President Alyaksandr Lukashenka’s October 20 interview, in which he referred to three wars that raged in Belarus as “not our wars,” continues to reverberate in both Russian and Belarusian media and social networks. A reprimand to Lukashenka issued by Russian Prime Minister Dmitry Medvedev (see EDM, November 6) was immediately rebutted by Natalia Eismont, Lukashenka’s press secretary. Having stated that Lukashenka’s words were taken out of context, she observed that if “somebody disowned something during the post-Soviet period,” it was somebody in Russia—and on more than one occasion. She added, “It is even more strange [to wit, Medvedev referred to Lukashenka’s words as ‘strange’] to hear this coming from the Russian prime minister, as, after so many ordeals experienced together, our countries are mired in endless negotiations on oil, natural gas and even food… The main question that arises in connection with this discussion is, who benefits from [it]? Our attitude to history is known to everyone. If you want to see how they honor the memory of the defenders of the Fatherland, visit Belarus! […] Or maybe you just need to find a new reason to snap at us?” (Belarus Segodnya, November 4).
The rebuttal then proceeded on two channels of Belarusian state TV. On one of them, ONT, the anchor Dmitry Semchenko even poked fun at Medvedev for having professed “surprise that Belarusians do not like being a bargaining chip.” Semchenko then proceeded with “eliminating the gaps in the historical knowledge of the Russian government.” Thus, he asserted that “had it not been for the Belarusian 700-kilometer-long live shield,” German tanks would have reached Moscow in 1941 even before the leaves started to turn yellow. “It is good that Alyaksandr Lukashenka is an opinion leader for the Russian audience, but it is bad that his messages are misconstrued,” declared the other channel’s (STV) presenter (Tut.by, November 6).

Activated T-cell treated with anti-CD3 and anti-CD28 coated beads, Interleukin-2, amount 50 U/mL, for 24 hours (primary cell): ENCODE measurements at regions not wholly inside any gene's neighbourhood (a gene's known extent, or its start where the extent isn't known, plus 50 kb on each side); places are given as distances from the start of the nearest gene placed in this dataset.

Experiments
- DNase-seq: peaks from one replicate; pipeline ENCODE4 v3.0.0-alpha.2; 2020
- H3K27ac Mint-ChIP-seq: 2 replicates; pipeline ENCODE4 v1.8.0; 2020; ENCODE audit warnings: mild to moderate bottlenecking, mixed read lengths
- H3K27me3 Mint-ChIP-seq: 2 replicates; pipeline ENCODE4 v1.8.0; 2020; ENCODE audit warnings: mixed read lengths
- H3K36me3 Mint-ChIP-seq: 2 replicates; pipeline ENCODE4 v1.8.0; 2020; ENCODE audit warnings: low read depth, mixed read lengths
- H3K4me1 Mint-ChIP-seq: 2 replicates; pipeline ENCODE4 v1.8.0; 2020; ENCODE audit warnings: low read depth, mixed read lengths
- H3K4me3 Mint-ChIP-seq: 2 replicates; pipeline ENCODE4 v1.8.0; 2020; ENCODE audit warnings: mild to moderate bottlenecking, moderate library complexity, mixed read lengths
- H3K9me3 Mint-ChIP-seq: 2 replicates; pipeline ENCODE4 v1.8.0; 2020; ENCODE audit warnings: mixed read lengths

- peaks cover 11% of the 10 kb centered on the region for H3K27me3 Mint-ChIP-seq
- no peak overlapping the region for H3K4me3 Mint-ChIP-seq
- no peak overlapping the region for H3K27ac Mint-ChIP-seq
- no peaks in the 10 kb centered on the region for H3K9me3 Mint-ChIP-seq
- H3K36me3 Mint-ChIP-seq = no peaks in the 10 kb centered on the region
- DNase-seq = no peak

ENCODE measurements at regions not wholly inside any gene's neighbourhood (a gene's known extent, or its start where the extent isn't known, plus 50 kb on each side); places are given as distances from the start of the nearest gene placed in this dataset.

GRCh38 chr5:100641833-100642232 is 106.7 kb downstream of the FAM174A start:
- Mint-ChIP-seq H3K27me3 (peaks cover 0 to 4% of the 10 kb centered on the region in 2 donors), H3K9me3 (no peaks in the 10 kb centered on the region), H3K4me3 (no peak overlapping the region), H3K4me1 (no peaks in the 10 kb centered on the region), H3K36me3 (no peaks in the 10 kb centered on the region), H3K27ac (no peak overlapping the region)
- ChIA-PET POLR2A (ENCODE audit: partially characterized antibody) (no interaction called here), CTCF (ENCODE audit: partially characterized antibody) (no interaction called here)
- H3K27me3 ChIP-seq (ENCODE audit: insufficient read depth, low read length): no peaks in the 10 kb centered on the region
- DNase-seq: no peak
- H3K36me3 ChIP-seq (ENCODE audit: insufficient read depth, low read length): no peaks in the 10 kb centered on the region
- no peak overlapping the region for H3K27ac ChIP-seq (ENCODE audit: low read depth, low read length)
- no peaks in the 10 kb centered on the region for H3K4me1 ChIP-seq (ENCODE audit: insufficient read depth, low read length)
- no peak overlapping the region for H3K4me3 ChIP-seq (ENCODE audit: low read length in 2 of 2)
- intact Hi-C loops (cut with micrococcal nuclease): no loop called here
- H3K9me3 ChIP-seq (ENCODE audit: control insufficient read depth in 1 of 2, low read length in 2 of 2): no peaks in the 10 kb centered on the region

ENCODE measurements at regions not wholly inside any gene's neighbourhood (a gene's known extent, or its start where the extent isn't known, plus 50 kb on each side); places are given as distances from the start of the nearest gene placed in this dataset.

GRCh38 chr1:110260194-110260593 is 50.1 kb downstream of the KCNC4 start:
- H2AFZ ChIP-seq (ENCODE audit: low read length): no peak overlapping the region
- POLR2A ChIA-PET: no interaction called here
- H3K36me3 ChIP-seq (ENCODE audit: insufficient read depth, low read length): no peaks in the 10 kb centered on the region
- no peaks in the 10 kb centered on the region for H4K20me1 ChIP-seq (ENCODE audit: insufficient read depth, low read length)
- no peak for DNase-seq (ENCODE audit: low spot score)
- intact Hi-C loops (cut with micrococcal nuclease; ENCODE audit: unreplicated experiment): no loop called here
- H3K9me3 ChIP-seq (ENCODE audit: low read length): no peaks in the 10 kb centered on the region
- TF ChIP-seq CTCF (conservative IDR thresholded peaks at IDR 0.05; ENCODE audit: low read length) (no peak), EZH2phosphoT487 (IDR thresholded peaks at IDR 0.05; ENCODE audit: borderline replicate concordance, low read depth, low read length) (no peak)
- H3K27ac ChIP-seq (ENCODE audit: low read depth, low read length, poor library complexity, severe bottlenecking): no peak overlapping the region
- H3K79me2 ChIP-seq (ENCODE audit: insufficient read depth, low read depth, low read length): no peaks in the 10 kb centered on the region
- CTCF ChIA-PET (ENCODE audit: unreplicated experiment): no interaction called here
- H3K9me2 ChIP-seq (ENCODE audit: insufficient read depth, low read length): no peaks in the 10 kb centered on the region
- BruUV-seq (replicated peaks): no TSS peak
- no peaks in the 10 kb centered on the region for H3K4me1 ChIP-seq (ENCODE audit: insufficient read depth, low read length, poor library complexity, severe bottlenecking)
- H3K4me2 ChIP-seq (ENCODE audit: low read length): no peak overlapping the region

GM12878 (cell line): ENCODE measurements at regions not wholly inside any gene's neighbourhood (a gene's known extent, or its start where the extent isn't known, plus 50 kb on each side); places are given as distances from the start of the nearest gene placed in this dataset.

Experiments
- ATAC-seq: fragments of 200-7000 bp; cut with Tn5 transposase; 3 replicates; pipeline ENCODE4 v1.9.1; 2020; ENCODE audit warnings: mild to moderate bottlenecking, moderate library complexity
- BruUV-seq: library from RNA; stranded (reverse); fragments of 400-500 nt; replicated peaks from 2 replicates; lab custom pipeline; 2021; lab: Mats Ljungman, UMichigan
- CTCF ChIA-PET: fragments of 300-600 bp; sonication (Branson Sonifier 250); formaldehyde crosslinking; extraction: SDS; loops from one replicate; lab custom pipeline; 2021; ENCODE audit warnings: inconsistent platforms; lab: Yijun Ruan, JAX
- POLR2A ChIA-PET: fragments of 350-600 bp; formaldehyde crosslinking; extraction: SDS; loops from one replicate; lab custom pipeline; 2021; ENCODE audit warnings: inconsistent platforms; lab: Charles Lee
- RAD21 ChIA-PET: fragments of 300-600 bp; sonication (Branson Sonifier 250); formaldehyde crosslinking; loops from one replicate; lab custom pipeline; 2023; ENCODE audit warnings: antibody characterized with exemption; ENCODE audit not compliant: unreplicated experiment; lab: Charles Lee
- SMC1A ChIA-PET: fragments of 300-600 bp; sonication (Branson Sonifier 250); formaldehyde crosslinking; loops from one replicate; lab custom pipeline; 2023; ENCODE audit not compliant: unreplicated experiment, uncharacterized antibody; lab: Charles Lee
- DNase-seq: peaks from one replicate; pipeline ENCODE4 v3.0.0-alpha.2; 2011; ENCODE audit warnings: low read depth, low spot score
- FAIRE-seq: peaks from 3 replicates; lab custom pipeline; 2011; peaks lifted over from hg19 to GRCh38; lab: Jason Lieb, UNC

Alexander Klaskovsky, a doyen of opposition-minded journalism in Belarus and invariably critical of Lukashenka, in this case identified the Belarusian president’s pronouncement to have been “entirely normal and logical for a leader of a peace-loving and independent country for which it is of vital importance not to become a battlefield for large and aggressive powers anymore.” Klaskovsky also ridiculed Medvedev’s charge that Lukashenka was disowning the Great Patriotic War—nonsensical criticism from the Russian prime minister that tellingly fell on November 4, the date Russia celebrates its Day of National Unity. “After all,” Klaskovsky observed, “it is on that day in 1612 that Russia was rescued from the aggressors. […] Had Medvedev known his history better, he would not have invoked such a dubious example. That is because, back then, the ancestors of Russians and Belarusians lived in different states that fought against each other.” Moreover, “there were many natives of present-day Belarusian lands among the 1612 ‘aggressors,’ ” he added (Naviny.by, November 5).